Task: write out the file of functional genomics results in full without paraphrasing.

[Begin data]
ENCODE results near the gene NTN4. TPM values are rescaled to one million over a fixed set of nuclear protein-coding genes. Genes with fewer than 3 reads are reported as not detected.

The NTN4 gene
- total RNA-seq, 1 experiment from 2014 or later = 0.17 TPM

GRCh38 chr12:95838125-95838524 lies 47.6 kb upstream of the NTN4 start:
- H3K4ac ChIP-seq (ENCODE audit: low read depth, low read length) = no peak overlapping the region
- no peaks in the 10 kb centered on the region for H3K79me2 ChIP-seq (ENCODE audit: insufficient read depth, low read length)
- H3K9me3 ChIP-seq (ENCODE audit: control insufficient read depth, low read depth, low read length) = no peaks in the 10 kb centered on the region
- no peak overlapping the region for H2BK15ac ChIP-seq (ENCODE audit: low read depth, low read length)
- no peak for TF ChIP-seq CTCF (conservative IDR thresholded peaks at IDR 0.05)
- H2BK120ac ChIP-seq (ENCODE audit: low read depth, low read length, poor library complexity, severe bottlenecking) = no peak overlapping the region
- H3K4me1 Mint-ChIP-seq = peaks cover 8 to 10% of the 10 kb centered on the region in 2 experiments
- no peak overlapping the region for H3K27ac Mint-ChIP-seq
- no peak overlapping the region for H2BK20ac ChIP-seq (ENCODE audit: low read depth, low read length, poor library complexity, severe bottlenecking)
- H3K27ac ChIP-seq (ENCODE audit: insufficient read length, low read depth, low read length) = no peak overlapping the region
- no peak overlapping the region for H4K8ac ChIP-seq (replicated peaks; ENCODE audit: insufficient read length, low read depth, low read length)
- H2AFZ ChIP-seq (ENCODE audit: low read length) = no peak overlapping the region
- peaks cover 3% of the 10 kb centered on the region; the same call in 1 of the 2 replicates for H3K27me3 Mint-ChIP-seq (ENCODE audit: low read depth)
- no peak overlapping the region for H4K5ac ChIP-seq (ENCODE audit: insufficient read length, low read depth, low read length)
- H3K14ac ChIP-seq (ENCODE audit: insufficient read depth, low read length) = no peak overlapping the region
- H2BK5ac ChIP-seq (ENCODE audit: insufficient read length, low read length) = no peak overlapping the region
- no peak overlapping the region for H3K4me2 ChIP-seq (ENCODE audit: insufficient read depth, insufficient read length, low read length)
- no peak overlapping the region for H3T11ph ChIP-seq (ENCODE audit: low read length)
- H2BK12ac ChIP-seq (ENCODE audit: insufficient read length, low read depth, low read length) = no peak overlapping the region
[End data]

ENCODE results near the gene NTN4. TPM values are rescaled to one million over a fixed set of nuclear protein-coding genes. Genes with fewer than 3 reads are reported as not detected.

The NTN4 gene
- total RNA-seq, 1 experiment from 2014 or later = 0.17 TPM

GRCh38 chr12:95838125-95838524 lies 47.6 kb upstream of the NTN4 start:
- H3K4ac ChIP-seq (ENCODE audit: low read depth, low read length) = no peak overlapping the region
- no peaks in the 10 kb centered on the region for H3K79me2 ChIP-seq (ENCODE audit: insufficient read depth, low read length)
- H3K9me3 ChIP-seq (ENCODE audit: control insufficient read depth, low read depth, low read length) = no peaks in the 10 kb centered on the region
- no peak overlapping the region for H2BK15ac ChIP-seq (ENCODE audit: low read depth, low read length)
- no peak for TF ChIP-seq CTCF (conservative IDR thresholded peaks at IDR 0.05)
- H2BK120ac ChIP-seq (ENCODE audit: low read depth, low read length, poor library complexity, severe bottlenecking) = no peak overlapping the region
- H3K4me1 Mint-ChIP-seq = peaks cover 8 to 10% of the 10 kb centered on the region in 2 experiments
- no peak overlapping the region for H3K27ac Mint-ChIP-seq
- no peak overlapping the region for H2BK20ac ChIP-seq (ENCODE audit: low read depth, low read length, poor library complexity, severe bottlenecking)
- H3K27ac ChIP-seq (ENCODE audit: insufficient read length, low read depth, low read length) = no peak overlapping the region
- no peak overlapping the region for H4K8ac ChIP-seq (replicated peaks; ENCODE audit: insufficient read length, low read depth, low read length)
- H2AFZ ChIP-seq (ENCODE audit: low read length) = no peak overlapping the region
- peaks cover 3% of the 10 kb centered on the region; the same call in 1 of the 2 replicates for H3K27me3 Mint-ChIP-seq (ENCODE audit: low read depth)
- no peak overlapping the region for H4K5ac ChIP-seq (ENCODE audit: insufficient read length, low read depth, low read length)
- H3K14ac ChIP-seq (ENCODE audit: insufficient read depth, low read length) = no peak overlapping the region
- H2BK5ac ChIP-seq (ENCODE audit: insufficient read length, low read length) = no peak overlapping the region
- no peak overlapping the region for H3K4me2 ChIP-seq (ENCODE audit: insufficient read depth, insufficient read length, low read length)
- no peak overlapping the region for H3T11ph ChIP-seq (ENCODE audit: low read length)
- H2BK12ac ChIP-seq (ENCODE audit: insufficient read length, low read depth, low read length) = no peak overlapping the region